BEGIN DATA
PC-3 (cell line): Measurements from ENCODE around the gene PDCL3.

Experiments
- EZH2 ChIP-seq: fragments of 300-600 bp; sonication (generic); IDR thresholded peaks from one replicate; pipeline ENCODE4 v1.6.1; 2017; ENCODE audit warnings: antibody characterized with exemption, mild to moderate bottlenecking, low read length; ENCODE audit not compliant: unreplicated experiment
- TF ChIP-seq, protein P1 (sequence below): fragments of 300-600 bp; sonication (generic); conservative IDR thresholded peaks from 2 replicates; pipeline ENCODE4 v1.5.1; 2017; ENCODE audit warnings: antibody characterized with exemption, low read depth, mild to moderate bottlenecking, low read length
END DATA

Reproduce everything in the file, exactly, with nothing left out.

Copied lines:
PC-3 (cell line): Measurements from ENCODE around the gene PDCL3.

Experiments
- EZH2 ChIP-seq: fragments of 300-600 bp; sonication (generic); IDR thresholded peaks from one replicate; pipeline ENCODE4 v1.6.1; 2017; ENCODE audit warnings: antibody characterized with exemption, mild to moderate bottlenecking, low read length; ENCODE audit not compliant: unreplicated experiment
- TF ChIP-seq, protein P1 (sequence below): fragments of 300-600 bp; sonication (generic); conservative IDR thresholded peaks from 2 replicates; pipeline ENCODE4 v1.5.1; 2017; ENCODE audit warnings: antibody characterized with exemption, low read depth, mild to moderate bottlenecking, low read length